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Double Slits, Calculating Wavelength

  1. Nov 6, 2013 #1


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    1. The problem statement, all variables and given/known data

    The following data was obtained upon using a double-slit experiment. Use this data to determine the wavelength of light being used to create the interference pattern. Do this in three different ways.

    - The angle to the eight maximum is 1.12°
    - The distance from the slits to the screen is 302 cm
    - The distance from the first minimum to the fifth minimum is 2.95cm
    - The distance between the slits is 0.025cm

    2. Relevant equations

    3. The attempt at a solution

    My work is shown in this image: http://gyazo.com/b9625064b97100febb726a6f6a12236a

    I believe I have interpreted the information correctly. I also believe methods 1 and 3 are correct as they were the most obvious. I have placed a series of question marks on method 2, which I am having trouble understanding. I don't believe they have given me sufficient information to solve this problem as is.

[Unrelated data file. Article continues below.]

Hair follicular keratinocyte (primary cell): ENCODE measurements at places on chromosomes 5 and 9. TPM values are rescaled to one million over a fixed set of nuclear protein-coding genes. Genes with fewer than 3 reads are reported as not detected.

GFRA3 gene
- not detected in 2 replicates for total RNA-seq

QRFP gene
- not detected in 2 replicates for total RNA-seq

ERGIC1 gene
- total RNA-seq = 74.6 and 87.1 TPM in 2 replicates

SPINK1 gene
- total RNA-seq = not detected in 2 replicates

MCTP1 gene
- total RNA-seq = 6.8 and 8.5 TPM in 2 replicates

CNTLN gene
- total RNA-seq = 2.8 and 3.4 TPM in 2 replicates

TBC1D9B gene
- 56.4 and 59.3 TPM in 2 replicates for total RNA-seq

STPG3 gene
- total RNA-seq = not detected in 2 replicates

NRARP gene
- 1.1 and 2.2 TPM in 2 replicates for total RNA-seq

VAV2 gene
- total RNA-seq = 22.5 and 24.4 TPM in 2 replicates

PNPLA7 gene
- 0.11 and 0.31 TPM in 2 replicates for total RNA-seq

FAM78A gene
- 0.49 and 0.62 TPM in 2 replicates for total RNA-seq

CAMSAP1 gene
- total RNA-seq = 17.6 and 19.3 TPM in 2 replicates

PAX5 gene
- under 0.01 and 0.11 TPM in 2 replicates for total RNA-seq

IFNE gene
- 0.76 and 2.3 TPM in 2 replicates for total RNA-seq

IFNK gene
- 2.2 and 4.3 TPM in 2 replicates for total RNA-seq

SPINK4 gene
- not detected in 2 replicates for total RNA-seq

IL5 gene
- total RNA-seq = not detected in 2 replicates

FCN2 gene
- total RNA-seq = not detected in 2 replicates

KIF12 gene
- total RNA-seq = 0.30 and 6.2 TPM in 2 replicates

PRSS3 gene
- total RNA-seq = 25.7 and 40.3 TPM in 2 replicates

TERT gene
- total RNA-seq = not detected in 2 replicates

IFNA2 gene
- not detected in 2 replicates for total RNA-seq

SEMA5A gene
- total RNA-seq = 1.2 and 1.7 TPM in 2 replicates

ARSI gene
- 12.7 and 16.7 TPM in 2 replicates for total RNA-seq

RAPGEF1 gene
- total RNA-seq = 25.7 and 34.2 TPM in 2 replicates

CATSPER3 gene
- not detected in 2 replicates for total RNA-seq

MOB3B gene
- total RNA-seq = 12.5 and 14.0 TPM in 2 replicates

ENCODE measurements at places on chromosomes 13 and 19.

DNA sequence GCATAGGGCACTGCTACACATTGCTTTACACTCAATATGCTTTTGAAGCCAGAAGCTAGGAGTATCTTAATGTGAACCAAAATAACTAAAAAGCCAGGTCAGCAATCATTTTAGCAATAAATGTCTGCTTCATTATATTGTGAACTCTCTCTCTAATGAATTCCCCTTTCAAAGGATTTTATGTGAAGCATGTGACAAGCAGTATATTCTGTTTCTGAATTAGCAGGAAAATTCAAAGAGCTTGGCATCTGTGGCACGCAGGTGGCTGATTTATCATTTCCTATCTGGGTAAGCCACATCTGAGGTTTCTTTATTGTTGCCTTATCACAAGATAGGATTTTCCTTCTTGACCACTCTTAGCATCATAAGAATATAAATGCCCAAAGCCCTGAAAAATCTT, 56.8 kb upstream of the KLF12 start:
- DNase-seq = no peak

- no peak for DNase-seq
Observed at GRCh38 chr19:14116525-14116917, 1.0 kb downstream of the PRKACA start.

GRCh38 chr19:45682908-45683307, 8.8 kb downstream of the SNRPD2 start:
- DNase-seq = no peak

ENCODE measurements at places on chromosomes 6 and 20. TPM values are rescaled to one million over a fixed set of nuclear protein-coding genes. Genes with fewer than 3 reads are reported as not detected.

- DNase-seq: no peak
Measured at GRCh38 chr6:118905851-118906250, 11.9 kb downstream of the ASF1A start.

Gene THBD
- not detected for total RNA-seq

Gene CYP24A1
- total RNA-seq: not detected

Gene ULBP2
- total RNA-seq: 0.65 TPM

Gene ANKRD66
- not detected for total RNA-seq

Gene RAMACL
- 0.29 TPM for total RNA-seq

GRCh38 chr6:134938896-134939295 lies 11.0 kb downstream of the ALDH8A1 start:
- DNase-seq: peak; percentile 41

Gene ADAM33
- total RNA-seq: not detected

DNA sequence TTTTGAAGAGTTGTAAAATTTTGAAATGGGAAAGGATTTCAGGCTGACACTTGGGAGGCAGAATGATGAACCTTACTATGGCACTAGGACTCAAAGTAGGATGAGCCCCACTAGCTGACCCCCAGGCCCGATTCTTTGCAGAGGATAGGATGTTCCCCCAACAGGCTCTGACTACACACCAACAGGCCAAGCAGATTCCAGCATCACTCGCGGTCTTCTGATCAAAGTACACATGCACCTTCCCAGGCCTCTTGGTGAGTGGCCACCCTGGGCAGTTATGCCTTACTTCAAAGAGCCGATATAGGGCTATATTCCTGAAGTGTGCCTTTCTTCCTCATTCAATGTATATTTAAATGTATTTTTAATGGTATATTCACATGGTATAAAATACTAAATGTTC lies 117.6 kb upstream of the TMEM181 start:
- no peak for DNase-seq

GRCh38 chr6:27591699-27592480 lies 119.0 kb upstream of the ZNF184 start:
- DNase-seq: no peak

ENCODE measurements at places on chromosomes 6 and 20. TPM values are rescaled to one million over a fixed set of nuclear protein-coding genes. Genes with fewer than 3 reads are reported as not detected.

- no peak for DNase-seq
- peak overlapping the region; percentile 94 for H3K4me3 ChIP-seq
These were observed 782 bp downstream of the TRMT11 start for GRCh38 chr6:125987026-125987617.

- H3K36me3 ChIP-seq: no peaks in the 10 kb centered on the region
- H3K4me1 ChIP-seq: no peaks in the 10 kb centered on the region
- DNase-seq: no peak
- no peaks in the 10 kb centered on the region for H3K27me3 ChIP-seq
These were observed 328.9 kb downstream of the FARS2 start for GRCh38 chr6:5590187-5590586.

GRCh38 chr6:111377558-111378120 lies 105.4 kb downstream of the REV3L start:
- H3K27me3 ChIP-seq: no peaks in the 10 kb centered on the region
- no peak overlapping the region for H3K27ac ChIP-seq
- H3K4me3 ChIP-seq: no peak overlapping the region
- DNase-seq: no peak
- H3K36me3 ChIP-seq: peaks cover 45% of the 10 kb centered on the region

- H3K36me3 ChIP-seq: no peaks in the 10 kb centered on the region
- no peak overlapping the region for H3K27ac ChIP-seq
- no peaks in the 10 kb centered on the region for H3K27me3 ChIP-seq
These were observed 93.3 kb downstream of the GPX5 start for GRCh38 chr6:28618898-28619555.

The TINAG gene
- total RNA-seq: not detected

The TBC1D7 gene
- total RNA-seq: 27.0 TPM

After I have 3 values for wavelength, I plan to average them out to get a final answer.

    Does anyone have any insight to this? I seem to be missing a very important variable and I'm not sure how to go about it.
  2. jcsd
  3. Nov 6, 2013 #2


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    Friendly bump, Is it safe to say this problem is not solvable?

    If I knew the distance from a nodal line to the right bisector I could solve this, but I can't see how to get it for some reason.

    All I seem to know is the distance between two consecutive nodal points, namely ##\Delta x = 0.7375cm##.

    Would that mean half of that distance, ##\frac{\Delta x}{2}##, is the distance between a node and an antinode?

    If so, could I not consider the distance between the central maximum (which is exactly where the right bisector would happen to be) and the closest node to it? That would give me a workable value of ##x_1 = \frac{\Delta x}{2}## and ##n = 1##.

    This doesn't feel right to me though, does anyone have any thoughts?
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